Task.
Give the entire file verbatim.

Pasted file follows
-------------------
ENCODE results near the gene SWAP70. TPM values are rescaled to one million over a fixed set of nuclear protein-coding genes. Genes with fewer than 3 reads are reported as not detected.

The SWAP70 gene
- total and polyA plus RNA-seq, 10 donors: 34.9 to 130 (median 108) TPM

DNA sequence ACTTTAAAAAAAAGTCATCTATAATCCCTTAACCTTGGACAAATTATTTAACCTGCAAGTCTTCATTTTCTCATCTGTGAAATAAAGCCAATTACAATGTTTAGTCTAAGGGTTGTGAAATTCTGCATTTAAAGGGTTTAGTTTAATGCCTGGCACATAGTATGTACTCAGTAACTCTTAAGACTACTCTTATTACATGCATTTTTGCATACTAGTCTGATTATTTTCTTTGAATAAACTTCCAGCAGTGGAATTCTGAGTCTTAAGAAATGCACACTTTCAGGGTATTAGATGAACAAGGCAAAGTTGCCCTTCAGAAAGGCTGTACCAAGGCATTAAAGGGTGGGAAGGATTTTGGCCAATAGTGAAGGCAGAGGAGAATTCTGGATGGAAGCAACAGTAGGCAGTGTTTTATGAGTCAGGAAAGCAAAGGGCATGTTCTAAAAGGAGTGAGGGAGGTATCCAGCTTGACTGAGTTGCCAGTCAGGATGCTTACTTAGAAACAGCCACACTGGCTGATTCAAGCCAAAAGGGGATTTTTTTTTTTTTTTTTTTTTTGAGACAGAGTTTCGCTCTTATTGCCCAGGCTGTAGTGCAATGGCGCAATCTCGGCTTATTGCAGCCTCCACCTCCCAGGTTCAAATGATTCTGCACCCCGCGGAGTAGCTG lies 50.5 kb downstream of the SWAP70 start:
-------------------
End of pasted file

ENCODE results near the gene SWAP70. TPM values are rescaled to one million over a fixed set of nuclear protein-coding genes. Genes with fewer than 3 reads are reported as not detected.

The SWAP70 gene
- total and polyA plus RNA-seq, 10 donors: 34.9 to 130 (median 108) TPM

DNA sequence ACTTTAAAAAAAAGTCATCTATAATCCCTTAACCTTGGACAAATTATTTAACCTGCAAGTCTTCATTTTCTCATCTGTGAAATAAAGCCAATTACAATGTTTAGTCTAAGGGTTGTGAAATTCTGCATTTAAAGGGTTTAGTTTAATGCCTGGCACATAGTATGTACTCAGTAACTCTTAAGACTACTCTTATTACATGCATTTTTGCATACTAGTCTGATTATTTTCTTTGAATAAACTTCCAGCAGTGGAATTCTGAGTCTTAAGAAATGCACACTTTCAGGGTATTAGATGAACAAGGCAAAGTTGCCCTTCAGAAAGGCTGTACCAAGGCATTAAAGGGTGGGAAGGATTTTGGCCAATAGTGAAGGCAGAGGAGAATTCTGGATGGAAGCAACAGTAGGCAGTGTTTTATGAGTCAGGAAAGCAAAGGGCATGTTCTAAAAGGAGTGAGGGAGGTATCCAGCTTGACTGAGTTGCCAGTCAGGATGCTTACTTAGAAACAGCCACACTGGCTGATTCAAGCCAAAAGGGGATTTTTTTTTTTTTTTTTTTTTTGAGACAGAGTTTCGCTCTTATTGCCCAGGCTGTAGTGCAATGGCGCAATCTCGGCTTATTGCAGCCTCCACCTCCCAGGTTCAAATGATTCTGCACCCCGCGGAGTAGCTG lies 50.5 kb downstream of the SWAP70 start: